Associate Professor Sama Low Choy
Expert knowledge can be valuable in many quantitative analyses. In mathematical models experts can help estimate specific parameters, such as rates, provided as input to the model. In Bayesian statistics, expert knowledge can help formulate informative priors to supplement empirical data. In some cases, such as risk assessment, expert knowledge may be the only information at hand, as a basis for important decisions or designing future studies. This workshop provides a very practical approach to eliciting information from experts. We start with an exercise that then provides material for dissecting the experience, and understanding that the bulk of the work in conducting elicitation is in the preparation. What appears to be a simple chat between a modeller and an expert can in fact be laced with quantitative nuances, and techniques to sidestep heuristics and biases. We will deconstruct a hypothetical interview to demonstrate how a 6-step process behind the scenes has supported design and hence conduct of elicitation via interview:
Clarify the target of elicitation - What does the modeller want to find out?
Probe what information is available - What does the expert know that is relevant?
How the elicited information will be used - Why does the modeller need this information? How does it fit into a quantitative model?
How will you go about quantifying the expert's knowledge - Choose a strategy for eliciting the number, and enough information to provide a plausible range of values for this number.
How will you make sure that these numbers accurately reflect what the expert knows?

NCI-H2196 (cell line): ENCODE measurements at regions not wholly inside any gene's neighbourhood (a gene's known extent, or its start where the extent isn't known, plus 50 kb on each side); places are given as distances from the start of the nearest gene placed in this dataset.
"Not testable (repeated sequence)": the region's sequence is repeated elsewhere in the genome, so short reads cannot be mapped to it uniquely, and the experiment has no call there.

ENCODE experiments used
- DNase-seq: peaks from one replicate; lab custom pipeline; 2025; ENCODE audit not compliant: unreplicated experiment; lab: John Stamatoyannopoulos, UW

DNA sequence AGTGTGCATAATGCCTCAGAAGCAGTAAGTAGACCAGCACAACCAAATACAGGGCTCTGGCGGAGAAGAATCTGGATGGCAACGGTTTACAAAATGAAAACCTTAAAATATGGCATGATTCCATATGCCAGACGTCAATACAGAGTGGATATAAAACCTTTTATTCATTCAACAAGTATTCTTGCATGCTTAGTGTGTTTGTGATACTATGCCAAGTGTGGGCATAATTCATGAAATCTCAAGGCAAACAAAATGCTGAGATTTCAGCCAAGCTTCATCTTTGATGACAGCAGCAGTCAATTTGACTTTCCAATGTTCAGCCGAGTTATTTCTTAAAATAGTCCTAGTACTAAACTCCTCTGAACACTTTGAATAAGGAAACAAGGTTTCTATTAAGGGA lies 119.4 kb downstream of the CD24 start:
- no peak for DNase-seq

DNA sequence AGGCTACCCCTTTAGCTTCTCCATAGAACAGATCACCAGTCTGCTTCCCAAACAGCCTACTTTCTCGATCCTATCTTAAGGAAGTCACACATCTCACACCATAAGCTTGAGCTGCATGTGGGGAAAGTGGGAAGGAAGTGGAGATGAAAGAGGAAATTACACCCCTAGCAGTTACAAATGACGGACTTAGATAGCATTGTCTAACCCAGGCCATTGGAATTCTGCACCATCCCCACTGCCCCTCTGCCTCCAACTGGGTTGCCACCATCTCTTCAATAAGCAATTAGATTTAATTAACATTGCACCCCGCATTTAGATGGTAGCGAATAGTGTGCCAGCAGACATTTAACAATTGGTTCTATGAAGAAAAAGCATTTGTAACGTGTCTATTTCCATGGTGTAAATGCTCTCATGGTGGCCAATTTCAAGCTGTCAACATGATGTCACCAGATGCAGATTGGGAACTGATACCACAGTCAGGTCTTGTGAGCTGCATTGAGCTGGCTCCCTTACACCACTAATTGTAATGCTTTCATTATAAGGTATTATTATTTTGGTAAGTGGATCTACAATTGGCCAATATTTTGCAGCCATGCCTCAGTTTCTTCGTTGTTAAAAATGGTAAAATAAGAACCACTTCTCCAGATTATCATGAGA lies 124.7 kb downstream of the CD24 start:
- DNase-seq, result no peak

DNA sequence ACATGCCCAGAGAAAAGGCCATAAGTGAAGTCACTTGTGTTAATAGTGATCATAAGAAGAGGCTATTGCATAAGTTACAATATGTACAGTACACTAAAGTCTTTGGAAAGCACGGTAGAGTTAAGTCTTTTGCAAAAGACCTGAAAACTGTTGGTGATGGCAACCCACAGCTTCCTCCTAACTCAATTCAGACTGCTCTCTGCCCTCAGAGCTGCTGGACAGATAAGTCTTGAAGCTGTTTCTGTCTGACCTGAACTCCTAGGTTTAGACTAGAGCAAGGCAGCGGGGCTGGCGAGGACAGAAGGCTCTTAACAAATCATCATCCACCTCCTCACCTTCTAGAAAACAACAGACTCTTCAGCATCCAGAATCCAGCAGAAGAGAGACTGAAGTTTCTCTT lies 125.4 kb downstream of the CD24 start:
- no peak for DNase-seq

Practical issues of implementation: enlistment, which experts?, format, preparation including motivation and training, technology.
Prerequisite: none, although this workshop will be of most use to a researcher who has some idea of information they would like to elicit. Related RED Workshops: Attending the workshop on Interviewing skills (Judy Rose) provides a good background in general interviewing techniques, which are not the focus of this workshop, which concentrates on specific elicitation skills to quantify expert knowledge. Reading: A technical introduction to how to elicit expert knowledge into Bayesian priors is provided by Low-Choy, O'Leary & Mengersen (2009, Ecology, 90(1): 265). This refers to several case studies including the rock wallaby case study, which is explained in simple language for ecologists in a book chapter in Expert Knowledge and its uses in Landscape Ecology (eds, Perera, Drew & Johnson). Format: Examples of interviews, demonstrating good and poor practices of elicitation, followed by dissection of the components.